Ed Fries

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Ed Fries
Fries looking into the camera
Ed Fries in 2015
EmployerMicrosoft (1986–2004)
Notable workHalo 2600

Ed Fries (/ˈfrz/ "freeze") is an American video game programmer and entrepreneur who was the vice president of game publishing at Microsoft during much of the Xbox's life-cycle.

Early life[edit]

Fries fell in love with games while playing arcade games in the early 1980s. Both of his parents were engineers, and he sees in his love for games something similar to his father's love for airplanes while working at Boeing.[1] As a teen he programmed a clone of Frogger for the Atari 8-bit computers which was distributed through bulletin board systems.[2] It was seen by someone from game publisher Romox who offered him a job, and the game was published as The Princess and the Frog in 1982. Fries wrote two other games for Romox: Ant-Eater (similar to Dig Dug) and Sea Chase.[3] Ant-Eater was reviewed by C&VG, who gave it a 7/10 for "getting started," and graphics, a 4/10 for value, and a 7/10 for playability.[4]

Fries co-founded Tom & Ed’s Bogus Software with Tom Saxton. They developed the original Fish! screensaver, which was later adapted by Berkeley Systems into the popular series of Aquatic Realm / Fish! After Dark screensaver modules.[5]


After earning a B.S. in Computer Science from New Mexico Institute of Mining and Technology in 1986 Fries returned to the Seattle area to join Microsoft on productivity software. He has referred to this time as being like Ender's Game and says "We were recruited as children to fight in their wars, Excel vs Lotus 1-2-3 and Word vs WordPerfect."[1]

In the late 1990s he led the team that created the first version of the Xbox game console.[1] He was a prime evangelist of the platform to game developers and had an important role in the acquisition of developers Bungie, Ensemble Studios and Rare.[6]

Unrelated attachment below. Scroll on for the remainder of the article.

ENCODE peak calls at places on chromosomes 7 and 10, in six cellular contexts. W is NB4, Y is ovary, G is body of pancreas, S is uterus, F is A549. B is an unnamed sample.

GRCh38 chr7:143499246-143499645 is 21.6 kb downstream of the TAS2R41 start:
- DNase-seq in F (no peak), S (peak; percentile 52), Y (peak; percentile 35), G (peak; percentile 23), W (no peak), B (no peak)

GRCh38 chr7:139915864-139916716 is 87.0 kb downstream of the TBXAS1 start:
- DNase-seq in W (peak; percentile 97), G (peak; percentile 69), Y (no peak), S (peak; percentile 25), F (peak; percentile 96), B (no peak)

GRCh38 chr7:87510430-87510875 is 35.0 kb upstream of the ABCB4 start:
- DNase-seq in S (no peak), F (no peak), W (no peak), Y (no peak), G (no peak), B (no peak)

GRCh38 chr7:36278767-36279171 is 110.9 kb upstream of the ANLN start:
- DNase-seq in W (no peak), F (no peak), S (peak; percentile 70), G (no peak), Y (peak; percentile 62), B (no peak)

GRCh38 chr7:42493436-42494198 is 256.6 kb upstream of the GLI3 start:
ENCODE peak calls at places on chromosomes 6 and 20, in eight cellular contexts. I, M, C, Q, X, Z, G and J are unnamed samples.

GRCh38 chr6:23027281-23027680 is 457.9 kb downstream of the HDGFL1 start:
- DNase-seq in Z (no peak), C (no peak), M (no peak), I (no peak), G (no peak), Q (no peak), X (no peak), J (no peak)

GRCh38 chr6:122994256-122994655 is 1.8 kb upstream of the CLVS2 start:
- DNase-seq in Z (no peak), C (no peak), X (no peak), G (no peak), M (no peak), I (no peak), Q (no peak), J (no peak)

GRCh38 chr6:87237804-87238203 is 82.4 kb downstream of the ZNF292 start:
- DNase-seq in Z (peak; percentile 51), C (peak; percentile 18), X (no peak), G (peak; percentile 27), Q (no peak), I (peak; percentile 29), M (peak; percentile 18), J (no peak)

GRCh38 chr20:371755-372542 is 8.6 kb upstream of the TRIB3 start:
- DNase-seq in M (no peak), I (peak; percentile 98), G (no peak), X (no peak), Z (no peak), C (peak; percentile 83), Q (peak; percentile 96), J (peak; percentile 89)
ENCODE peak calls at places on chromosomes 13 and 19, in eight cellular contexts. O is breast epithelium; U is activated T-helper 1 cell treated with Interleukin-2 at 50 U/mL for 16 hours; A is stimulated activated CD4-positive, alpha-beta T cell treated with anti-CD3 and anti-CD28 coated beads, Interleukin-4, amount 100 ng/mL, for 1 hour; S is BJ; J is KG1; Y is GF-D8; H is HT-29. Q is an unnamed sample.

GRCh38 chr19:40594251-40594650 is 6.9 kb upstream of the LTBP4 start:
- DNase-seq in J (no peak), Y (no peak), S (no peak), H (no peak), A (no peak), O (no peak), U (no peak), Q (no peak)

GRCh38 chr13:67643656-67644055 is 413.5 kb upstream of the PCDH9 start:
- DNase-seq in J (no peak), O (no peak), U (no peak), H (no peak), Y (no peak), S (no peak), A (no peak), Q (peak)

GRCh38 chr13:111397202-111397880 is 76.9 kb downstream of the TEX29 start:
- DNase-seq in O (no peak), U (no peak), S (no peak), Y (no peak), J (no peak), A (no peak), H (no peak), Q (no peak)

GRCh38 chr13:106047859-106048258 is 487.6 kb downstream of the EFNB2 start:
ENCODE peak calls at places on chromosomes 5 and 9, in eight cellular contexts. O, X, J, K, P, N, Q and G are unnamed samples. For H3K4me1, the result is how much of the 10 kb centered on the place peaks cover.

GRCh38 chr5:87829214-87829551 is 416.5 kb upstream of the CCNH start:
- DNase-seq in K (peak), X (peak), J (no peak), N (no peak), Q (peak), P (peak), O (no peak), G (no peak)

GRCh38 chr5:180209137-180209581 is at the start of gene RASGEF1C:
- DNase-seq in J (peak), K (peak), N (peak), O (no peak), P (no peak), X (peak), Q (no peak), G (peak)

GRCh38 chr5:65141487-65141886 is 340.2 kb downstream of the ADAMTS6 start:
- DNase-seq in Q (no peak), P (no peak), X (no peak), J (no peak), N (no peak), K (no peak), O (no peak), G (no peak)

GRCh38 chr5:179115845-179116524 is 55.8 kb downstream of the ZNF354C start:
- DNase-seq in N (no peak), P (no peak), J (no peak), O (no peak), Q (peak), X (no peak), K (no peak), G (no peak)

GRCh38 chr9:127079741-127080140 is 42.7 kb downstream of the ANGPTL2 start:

After Microsoft[edit]

Fries left Microsoft in January 2004.[6] He consulted with a startup company, FireAnt, that was later sold to Sony Online Entertainment. He was also involved with several startups including Ageia, which aims to bring the first "physics accelerator" chip for games to market, and Emotiv Systems, a company building an EEG based game controller.

Fries is currently[when?] working on bringing his favorite game,[citation needed] World of Warcraft, to three-dimensional life with his startup company, Figure Prints. The company makes 3D models of a player's characters using a fleet of Z Corporation printers. Within the first 12 hours of his company going live, over 4,000 people had requested an order for a model. Fries explains in an interview that each model can take about one week to complete.

In July 2010, Fries released an Atari 2600 game inspired by the Halo series, called Halo 2600.[7]

Since 2012 until 2015 he was an advisor for the Ouya, an Android-based game console, as well as advisor for Animoca Brands[8] and numerous other brands.[9]


  1. ^ a b c Brightman, James (February 5, 2014). "The Saga of Ed Fries". Gamesindustry.biz. Retrieved April 20, 2015.
  2. ^ Stilphen, Scott (2015). "Ed Fries interview". Atari Compendium.
  3. ^ Hague, James. "The Giant List of Classic Game Programmers".
  4. ^ Pratt, Terry, ed. (September 1983). "Reviews". Computer & Video Games. Durrant House, 8 Herbal Hill. London EC1R 5JB: EMAP National Publications. ISSN 0261-3697. Retrieved 27 May 2021.{{cite magazine}}: CS1 maint: location (link)
  5. ^ "Bet on Black: How Microsoft and Xbox Changed Pop Culture".
  6. ^ a b Bishop, Todd (January 14, 2004). "The game is over for Xbox's Ed Fries". Seattle Post-Intelligencer. Retrieved September 2, 2010.
  7. ^ Beschizza, Rob (August 3, 2010). "Former Microsoft VP brings Halo to the Atari 2600". BoingBoing. Retrieved September 2, 2010.
  8. ^ "Animoca Brands acquires Pixowl, developer of the Sandbox game".
  9. ^ "Ed Fries Work Experience". LinkedIn.

External links[edit]